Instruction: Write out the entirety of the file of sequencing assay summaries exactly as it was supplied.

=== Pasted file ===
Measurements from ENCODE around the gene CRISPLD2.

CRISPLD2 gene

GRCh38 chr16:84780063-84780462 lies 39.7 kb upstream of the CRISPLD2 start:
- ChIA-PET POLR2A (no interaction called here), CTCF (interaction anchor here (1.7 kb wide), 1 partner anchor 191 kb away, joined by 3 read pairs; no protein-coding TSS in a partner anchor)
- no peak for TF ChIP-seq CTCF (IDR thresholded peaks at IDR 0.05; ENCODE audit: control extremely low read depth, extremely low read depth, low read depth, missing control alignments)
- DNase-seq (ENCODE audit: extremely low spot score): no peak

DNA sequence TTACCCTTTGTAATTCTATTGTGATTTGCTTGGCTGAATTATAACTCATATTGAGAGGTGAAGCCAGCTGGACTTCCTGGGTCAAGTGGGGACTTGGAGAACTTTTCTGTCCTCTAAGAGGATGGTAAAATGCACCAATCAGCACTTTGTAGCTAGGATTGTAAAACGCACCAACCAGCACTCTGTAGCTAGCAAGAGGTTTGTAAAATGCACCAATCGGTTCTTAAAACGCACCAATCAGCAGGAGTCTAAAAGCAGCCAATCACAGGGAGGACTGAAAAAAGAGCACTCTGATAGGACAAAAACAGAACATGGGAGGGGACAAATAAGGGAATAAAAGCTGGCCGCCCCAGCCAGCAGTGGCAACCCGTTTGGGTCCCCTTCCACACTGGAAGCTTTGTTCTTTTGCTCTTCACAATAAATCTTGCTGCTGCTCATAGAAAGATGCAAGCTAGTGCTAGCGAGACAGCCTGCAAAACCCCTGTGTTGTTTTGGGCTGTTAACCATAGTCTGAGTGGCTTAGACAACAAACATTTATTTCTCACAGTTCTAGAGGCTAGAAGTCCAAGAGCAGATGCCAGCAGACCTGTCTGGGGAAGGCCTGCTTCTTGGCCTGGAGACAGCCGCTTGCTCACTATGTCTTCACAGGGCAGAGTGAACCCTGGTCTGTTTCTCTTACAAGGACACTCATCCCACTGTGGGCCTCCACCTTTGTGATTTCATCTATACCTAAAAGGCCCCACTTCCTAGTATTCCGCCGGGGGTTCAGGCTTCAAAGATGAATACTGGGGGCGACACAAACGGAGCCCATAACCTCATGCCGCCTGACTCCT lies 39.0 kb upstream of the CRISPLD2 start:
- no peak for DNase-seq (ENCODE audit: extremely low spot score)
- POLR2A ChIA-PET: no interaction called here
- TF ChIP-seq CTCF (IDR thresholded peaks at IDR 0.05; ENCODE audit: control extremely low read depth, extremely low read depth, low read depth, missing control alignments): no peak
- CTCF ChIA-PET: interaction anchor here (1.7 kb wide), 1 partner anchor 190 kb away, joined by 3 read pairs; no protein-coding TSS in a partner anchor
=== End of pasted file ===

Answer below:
Measurements from ENCODE around the gene CRISPLD2.

CRISPLD2 gene

GRCh38 chr16:84780063-84780462 lies 39.7 kb upstream of the CRISPLD2 start:
- ChIA-PET POLR2A (no interaction called here), CTCF (interaction anchor here (1.7 kb wide), 1 partner anchor 191 kb away, joined by 3 read pairs; no protein-coding TSS in a partner anchor)
- no peak for TF ChIP-seq CTCF (IDR thresholded peaks at IDR 0.05; ENCODE audit: control extremely low read depth, extremely low read depth, low read depth, missing control alignments)
- DNase-seq (ENCODE audit: extremely low spot score): no peak

DNA sequence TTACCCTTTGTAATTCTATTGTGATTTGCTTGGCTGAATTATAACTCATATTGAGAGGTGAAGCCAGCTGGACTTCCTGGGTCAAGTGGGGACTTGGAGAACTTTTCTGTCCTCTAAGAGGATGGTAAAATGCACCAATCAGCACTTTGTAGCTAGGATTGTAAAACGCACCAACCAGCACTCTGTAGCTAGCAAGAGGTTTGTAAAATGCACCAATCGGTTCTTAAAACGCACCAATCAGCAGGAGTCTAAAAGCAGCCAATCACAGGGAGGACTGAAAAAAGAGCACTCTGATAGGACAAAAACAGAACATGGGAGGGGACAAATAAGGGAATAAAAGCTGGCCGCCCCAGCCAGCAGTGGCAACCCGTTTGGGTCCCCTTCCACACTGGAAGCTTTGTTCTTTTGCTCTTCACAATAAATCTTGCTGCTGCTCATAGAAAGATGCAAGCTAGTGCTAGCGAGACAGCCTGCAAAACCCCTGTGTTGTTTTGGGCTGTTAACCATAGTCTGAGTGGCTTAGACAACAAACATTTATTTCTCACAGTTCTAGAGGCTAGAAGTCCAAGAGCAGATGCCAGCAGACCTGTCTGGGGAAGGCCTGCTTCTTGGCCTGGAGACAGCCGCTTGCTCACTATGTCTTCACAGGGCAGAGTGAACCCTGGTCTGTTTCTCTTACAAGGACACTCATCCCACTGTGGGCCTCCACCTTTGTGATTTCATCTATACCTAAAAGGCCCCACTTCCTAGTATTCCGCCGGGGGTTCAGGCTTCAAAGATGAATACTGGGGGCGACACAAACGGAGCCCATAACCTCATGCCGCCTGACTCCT lies 39.0 kb upstream of the CRISPLD2 start:
- no peak for DNase-seq (ENCODE audit: extremely low spot score)
- POLR2A ChIA-PET: no interaction called here
- TF ChIP-seq CTCF (IDR thresholded peaks at IDR 0.05; ENCODE audit: control extremely low read depth, extremely low read depth, low read depth, missing control alignments): no peak
- CTCF ChIA-PET: interaction anchor here (1.7 kb wide), 1 partner anchor 190 kb away, joined by 3 read pairs; no protein-coding TSS in a partner anchor